Giving an interesting spin to the ongoing debate in the tech circles about artificial intelligence, its rights and its relevance to humanity, the Indian Institute of Technology, Hyderabad has launched a new course titled Artificial Intelligence (AI) and Humanity.
According to news reports, the Department of Liberal Arts from IIT-H has launched a Minor in AI and Humanity. The aim of the course is to understand, question, and shape the ways AI and AI-based technologies are being perceived and incorporated in human lives.
“Students will benefit from thinking beyond the purely technical aspects of AI: humanities and social science scholars will team up with engineers and designers to offer wide-ranging interdisciplinary perspectives on AI and Humanity as part of this newly launched Minor by the Department of Liberal Arts,” a statement from IIT-H said.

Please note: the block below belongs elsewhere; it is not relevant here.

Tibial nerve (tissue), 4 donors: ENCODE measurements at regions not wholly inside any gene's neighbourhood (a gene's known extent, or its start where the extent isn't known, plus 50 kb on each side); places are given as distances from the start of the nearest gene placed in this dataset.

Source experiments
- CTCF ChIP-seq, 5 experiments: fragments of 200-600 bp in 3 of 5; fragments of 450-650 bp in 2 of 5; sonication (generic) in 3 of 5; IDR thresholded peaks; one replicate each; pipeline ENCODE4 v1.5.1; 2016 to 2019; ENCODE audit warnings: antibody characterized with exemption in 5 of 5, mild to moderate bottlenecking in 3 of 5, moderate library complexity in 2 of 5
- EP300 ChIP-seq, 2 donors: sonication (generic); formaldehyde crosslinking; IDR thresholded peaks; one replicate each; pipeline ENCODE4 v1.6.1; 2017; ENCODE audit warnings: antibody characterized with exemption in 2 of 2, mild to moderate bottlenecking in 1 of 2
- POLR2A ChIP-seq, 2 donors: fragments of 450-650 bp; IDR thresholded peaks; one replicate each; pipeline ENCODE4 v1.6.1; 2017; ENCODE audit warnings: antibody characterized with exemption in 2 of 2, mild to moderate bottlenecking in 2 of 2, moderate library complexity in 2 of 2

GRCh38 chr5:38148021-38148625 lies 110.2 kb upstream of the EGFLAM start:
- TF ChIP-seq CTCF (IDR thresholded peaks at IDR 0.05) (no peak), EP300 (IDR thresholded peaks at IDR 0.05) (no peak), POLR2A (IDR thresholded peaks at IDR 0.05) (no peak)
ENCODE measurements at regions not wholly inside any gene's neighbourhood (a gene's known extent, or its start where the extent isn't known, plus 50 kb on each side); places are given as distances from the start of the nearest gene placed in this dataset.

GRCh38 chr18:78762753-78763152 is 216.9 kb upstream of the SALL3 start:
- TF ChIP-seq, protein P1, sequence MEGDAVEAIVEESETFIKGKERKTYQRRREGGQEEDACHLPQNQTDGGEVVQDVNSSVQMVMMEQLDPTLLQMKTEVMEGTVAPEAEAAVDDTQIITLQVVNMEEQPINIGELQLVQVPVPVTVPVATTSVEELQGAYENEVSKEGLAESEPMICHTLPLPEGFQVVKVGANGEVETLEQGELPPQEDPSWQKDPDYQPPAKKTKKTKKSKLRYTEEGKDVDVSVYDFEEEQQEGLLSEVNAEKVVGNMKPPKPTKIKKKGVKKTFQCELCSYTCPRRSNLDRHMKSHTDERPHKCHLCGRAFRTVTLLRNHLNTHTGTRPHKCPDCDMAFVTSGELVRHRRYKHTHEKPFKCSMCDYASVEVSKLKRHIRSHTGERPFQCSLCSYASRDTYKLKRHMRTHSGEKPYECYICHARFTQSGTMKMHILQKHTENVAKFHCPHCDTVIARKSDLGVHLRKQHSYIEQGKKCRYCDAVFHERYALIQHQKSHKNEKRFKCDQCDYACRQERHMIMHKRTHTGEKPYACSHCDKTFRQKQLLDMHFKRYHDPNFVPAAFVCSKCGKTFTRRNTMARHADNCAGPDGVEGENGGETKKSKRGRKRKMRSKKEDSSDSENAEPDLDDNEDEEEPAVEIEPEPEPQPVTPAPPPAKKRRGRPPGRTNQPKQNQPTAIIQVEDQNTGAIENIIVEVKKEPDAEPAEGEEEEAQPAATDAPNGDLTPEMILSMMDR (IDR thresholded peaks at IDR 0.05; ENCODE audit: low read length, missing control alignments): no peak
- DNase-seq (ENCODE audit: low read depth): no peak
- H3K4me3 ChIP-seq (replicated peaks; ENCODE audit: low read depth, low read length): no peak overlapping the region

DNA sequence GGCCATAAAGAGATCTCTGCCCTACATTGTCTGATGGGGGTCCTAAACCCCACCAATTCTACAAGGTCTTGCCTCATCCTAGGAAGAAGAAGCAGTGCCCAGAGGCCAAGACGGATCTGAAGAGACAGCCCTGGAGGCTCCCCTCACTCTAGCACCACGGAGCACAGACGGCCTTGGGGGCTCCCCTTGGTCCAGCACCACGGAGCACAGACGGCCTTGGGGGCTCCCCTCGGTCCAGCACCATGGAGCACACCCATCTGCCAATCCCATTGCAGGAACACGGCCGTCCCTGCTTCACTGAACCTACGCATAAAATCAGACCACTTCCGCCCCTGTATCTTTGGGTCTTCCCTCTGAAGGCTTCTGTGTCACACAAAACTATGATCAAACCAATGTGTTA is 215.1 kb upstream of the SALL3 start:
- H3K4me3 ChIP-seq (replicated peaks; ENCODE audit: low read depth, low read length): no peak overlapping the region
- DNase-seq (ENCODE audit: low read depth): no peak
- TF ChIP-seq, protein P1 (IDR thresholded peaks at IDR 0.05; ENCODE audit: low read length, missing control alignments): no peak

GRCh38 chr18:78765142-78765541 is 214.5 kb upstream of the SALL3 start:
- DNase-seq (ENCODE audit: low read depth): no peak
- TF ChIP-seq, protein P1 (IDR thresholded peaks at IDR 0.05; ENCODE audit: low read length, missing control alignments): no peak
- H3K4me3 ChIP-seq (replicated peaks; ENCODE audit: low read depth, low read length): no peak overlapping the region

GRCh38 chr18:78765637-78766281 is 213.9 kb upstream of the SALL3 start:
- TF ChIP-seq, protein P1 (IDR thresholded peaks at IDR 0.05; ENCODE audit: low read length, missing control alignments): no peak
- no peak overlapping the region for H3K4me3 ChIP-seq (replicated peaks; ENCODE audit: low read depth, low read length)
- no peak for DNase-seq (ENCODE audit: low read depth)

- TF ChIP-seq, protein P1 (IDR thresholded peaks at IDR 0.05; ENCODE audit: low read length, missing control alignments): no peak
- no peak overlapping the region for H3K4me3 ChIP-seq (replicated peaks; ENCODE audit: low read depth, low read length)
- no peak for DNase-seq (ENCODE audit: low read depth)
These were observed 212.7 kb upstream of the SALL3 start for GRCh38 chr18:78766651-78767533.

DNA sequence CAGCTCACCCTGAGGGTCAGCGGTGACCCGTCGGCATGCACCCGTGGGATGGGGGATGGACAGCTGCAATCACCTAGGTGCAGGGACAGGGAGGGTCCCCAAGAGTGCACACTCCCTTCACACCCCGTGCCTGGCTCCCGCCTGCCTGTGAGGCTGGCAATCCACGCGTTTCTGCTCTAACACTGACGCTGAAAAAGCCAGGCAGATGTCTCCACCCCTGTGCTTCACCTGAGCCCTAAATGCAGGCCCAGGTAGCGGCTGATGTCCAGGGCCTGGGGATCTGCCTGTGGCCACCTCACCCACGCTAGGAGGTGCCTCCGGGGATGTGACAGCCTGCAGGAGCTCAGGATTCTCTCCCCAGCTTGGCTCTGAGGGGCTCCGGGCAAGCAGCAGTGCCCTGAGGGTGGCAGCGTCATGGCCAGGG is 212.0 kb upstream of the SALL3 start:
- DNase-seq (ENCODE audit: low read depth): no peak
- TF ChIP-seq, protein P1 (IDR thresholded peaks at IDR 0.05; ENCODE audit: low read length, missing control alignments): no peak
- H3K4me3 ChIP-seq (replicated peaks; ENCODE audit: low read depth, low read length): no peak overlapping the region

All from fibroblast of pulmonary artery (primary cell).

The 12-credit Minor is open to students from the second year onwards. The course includes foundational courses in the history, philosophy, sociology, and psychology of technology, as well as courses focusing on the social, political, economic, and legal implications of AI at a global scale. The students will also undertake team-based project work, supervised jointly by faculty across liberal arts, design, and engineering departments, to further explore the socio-technical dimensions of AI.
Dr Aalok Khandekar, Assistant Professor of Anthropology/Sociology, Department of Liberal Arts, IIT Hyderabad, told NDTV, “There is so much excitement about AI these days, about their transformative potential in terms of ushering in nothing short of a fourth industrial revolution. And indeed, we are already beginning to see the permeation of AI-based chatbots and such into routine everyday transactions. … Many of the projected uses of AI are also really exciting: I was recently involved in discussions about what AI might mean for pursuing sustainability goals, for example. And several wildlife conservation experts that I spoke with are truly enthused by the possibilities that machine learning can enable in terms of cataloguing biodiversity.”